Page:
LYON, France – The world keeps closing in and the United States keeps finding a way. The Americans were at it again Tuesday night in a gritty, 2-1 win over England to secure a fifth World Cup final from the eight tournaments to date.
Sure, they got a little help from VAR which rightly called back Ellen White’s would-be equalizer (to 2-2; White equalized to 1-1) for offside. And sure, Steph Houghton could have taken a better penalty after VAR (video assistant referee) ruled against the U.S. in a critical moment less than six minutes from stoppage time.
But the U.S. is still standing. So far in this knockout phase, they have survived a surprisingly difficult tussle with Spain, a full-bore attack from France in a rare evening in which their fans were seemingly outnumbered, and now a toe-to-toe scrap against an England team that had umpteen opportunities to change the match in their favor. Guess who’s still standing?
For Christen Press, a World Cup moment has been a long time coming
No, the U.S. hasn’t won them all, but they do win most of them, certainly more of them than anyone else. Even when the bracket found them stuffed into what Jill Ellis called the toughest road to the final ever in the Women’s World Cup, they just put their heads down and went to work.
“We win in any way possible,” U.S. defender Abby Dahlkemper said. “It is the DNA of this team to win no matter what. We did that tonight.”
To hammer the point home, Dahlkemper said the team huddled during the VAR check and told themselves that no matter what happens, they have faith in Alyssa Naeher making the save (and almost undoubtedly, what would have happened if she had not). When the decision came down, the U.S. players marched dutifully to their positions outside the penalty box and circle, almost seeming to take the news better than the England players.
Ellis, who has coached this bunch since 2014 — through a World Cup triumph and an Olympic heartbreak — believes the mentality comes from the intense environment created from within the American team.
“Every day, our players in their training environment are put under pressure,” she said. “It’s uber-competitive. It requires a lot of focus to even survive the environment, the culture that’s probably been around for 20-plus years. So I think players that come into this environment, surviving and being able to push through hardship and compete. I think that’s kind of bred into them because they don’t survive in our environment if they don’t have that internally.”
Julie Ertz is not new to facing penalty kicks in World Cup semifinals. Four years ago, it was her foul that put Germany’s Celia Sasic at the spot with a chance to put the U.S. down. Sasic missed the frame entirely and the U.S. prevailed 2-0.
“We just stayed in it honestly,” Ertz said when asked about the VAR-induced, seven minutes of second-half stoppage time. “We just kept talking throughout that entire seven minutes to keep everyone focused and ready. The defending tonight from the forwards to the midfield to the back line was just phenomenal tonight in the work rate.”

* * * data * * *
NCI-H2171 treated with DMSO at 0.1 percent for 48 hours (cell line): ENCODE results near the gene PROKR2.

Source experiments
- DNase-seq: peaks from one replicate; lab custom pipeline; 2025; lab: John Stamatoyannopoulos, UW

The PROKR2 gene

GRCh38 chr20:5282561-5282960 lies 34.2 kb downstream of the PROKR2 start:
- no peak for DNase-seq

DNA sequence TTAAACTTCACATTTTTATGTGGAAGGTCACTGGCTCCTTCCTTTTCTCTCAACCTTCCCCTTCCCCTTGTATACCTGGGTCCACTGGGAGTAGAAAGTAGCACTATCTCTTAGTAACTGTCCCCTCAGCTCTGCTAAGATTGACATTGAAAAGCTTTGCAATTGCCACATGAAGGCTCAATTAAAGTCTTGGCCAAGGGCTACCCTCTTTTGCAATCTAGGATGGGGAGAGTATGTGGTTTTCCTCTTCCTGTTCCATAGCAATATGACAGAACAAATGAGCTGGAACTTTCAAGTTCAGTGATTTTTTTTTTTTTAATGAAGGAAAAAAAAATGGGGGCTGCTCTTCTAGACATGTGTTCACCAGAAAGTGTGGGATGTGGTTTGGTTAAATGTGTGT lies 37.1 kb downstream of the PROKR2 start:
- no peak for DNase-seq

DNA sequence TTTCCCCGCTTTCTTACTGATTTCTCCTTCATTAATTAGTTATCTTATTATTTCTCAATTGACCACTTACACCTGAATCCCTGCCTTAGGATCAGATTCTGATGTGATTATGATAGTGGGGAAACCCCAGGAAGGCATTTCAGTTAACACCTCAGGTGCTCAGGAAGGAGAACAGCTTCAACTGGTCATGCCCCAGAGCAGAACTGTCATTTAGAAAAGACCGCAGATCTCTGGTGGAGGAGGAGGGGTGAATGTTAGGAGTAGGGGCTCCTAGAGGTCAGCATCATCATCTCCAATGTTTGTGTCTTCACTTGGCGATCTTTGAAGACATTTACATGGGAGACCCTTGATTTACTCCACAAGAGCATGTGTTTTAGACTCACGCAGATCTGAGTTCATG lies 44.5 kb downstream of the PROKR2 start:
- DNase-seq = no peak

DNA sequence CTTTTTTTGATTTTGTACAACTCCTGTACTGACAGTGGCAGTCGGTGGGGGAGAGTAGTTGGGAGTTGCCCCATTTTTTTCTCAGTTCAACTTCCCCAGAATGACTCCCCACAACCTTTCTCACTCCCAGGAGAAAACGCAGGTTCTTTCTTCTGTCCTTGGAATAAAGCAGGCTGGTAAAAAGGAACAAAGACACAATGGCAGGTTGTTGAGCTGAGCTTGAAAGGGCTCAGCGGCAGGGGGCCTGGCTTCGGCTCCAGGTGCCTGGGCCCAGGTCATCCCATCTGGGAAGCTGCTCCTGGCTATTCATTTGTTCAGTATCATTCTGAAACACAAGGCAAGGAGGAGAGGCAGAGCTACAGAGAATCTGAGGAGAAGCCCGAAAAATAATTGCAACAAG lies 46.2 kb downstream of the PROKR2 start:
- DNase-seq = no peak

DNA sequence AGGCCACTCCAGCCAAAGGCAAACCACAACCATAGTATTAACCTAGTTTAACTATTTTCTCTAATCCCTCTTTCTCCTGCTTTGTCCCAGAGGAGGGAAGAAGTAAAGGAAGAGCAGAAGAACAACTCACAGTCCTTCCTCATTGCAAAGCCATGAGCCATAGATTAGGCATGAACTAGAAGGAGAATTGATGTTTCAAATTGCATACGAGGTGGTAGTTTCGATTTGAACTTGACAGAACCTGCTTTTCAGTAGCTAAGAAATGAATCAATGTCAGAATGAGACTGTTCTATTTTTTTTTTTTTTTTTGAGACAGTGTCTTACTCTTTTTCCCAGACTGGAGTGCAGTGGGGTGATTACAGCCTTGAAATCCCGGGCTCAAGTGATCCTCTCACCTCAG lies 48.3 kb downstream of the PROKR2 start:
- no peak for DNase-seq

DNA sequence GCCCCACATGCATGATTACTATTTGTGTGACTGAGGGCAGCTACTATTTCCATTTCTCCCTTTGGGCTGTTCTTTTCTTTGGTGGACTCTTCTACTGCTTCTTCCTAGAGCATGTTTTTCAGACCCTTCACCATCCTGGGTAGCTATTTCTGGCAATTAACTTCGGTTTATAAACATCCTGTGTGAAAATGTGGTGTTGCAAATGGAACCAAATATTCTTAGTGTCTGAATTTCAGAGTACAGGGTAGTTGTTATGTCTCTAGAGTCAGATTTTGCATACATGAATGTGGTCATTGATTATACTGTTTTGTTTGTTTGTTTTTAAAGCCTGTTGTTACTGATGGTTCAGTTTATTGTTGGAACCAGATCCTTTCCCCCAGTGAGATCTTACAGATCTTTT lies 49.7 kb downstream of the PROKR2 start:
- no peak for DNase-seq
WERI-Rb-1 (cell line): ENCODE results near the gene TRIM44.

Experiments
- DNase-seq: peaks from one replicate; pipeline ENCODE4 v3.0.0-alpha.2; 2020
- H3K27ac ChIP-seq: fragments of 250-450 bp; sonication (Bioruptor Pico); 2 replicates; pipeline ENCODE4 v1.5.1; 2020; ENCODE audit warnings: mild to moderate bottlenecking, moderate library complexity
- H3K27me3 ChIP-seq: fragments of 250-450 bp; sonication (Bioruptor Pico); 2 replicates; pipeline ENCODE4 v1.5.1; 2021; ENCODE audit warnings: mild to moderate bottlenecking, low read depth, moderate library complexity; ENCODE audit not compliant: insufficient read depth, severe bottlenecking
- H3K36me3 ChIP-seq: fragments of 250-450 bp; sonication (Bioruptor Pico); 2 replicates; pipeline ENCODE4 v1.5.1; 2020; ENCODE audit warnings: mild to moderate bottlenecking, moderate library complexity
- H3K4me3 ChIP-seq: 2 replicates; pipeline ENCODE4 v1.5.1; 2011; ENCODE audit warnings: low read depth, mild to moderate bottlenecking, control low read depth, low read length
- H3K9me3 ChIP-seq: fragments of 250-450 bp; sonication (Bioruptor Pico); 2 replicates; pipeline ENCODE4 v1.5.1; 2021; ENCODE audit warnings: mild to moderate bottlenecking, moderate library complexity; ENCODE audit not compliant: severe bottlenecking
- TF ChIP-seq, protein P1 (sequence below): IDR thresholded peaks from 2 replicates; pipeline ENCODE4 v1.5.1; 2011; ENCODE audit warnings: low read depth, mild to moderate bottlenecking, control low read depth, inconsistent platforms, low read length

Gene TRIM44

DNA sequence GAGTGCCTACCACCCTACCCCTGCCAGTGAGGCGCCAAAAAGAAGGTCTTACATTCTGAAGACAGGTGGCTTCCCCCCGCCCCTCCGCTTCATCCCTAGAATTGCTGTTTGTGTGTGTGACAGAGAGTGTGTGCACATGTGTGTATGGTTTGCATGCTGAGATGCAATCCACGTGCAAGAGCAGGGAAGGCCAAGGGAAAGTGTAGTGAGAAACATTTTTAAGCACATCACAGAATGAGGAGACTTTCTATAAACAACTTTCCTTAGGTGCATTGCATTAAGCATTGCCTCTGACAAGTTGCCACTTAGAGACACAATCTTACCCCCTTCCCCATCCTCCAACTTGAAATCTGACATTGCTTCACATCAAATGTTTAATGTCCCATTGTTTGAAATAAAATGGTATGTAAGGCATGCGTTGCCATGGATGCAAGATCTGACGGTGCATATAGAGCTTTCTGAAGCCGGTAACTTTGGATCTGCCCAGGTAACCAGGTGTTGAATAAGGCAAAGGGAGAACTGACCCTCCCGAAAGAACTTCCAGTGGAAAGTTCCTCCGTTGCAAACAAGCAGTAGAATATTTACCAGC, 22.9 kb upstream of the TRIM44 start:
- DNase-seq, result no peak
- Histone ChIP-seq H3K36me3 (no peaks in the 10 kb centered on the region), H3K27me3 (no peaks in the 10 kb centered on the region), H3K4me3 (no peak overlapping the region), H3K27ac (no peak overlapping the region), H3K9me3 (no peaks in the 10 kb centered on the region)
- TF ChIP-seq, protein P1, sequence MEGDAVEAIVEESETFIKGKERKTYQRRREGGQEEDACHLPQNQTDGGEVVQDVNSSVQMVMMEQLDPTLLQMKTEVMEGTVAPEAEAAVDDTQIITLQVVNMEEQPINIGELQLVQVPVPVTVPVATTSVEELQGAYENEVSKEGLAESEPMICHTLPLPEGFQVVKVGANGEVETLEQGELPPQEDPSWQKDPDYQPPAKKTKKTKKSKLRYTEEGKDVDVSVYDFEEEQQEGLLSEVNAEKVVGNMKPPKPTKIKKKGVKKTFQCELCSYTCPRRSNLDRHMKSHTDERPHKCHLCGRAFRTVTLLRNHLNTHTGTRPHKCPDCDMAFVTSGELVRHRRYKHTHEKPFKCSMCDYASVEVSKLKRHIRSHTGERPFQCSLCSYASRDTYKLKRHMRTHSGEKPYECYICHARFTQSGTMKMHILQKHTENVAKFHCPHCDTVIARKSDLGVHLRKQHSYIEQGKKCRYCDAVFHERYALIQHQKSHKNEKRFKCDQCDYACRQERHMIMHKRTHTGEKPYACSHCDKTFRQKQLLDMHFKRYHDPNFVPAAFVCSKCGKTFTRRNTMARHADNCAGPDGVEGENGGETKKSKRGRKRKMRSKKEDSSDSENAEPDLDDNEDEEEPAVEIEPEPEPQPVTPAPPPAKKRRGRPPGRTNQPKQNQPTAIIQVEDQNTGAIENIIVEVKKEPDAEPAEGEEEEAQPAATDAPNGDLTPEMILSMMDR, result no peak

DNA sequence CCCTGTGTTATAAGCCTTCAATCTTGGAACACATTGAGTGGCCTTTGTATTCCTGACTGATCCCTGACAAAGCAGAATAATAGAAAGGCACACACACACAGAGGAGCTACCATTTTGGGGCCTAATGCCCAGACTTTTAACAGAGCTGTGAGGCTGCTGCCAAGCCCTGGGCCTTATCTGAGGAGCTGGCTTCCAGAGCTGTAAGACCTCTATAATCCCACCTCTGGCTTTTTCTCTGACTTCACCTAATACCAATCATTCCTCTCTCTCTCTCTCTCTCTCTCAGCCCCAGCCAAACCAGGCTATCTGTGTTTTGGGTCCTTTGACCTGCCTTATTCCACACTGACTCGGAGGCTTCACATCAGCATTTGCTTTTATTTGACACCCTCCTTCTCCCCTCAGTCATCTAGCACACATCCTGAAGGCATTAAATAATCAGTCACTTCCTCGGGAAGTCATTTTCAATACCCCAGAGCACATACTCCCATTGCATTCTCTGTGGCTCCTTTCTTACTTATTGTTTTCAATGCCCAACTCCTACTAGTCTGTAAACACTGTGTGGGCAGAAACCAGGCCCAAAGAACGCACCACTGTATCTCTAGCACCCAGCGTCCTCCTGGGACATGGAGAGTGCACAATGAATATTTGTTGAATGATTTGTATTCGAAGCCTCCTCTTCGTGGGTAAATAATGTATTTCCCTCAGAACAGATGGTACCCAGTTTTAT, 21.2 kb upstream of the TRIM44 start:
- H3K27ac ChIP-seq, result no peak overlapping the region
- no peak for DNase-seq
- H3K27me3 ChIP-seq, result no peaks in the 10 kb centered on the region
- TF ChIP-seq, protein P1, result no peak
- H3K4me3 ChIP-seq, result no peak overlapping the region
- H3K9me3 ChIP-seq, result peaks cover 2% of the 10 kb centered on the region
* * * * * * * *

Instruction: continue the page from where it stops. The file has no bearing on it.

What about the small fact that Megan Rapinoe, the only American player to score in the first two knockout matches, sat the match out with a slight hamstring strain? Or that Rose Lavelle came off hobbling with a hamstring issue of her own? Again, no problem.
“I think the strength of this team is we have a lot of depth,” said Lavelle, who, like Rapinoe, expects to be ready for Sunday’s final. “I don’t really feel like we missed a beat or even really batted an eyelash at that. Pinoe is obviously a great player and we love having her on the field, but we have every confidence that whoever steps in in her place is going to be able to fill that role.”
Nobody’s talking about Abby Dahlkemper — and that’s a good thing
Christen Press started instead of Rapinoe. Christen Press scored the first goal of the night.
“Pressy’s been fantastic,” Ellis said. “I’ve said this — I have multiple starters in multiple positions. You guys think of starting lineups, but when we train everyone gets the same information. Everyone gets the same attention and focus from our coaching staff. Because when that moment comes, play like you’re going to make a difference. Pressy did that tonight.”
Defeated English coach Phil Neville has been fast and loose with his praise for both Ellis and the United States. He has not run from the fact that the U.S. are the standard-bearer for the women’s game and that the route to get through them goes through their mentality.
“At the moment, they’re the best team,” Neville said. “They’re the best team because of that winning mentality. They showed tonight what it takes to win a game of football. The game management at the end tonight I thought was spectacular.”
Ellis broke it down more matter-of-factly.
“Finding a way to win is winning. Straight up,” she said. “It doesn’t matter to me how. There’s something to be said for always, always believing you can win. If it takes 94 minutes — w`e were prepared to go 120. We were prepared to go to penalties. We look at the game as, every moment is there to seize to try and get results. Whatever it takes has kind of been the mindset of this team.”
“It’s the mentality of this team,” Lavelle said. “I just think we’re never going to give up and we know we have to fight to the end. We don’t ever take for granted the opponent that we’re playing.”
Ellis also made it clear that her team is in France for one reason only — to win the World Cup. There is one more opponent left, either Netherlands or Sweden. Ellis was asked who she preferred. She gave the cliché answer of: “I don’t care.” Somehow though, she seems to mean it more than most.
“We’ll take whatever gets thrown our way,” Ertz said.
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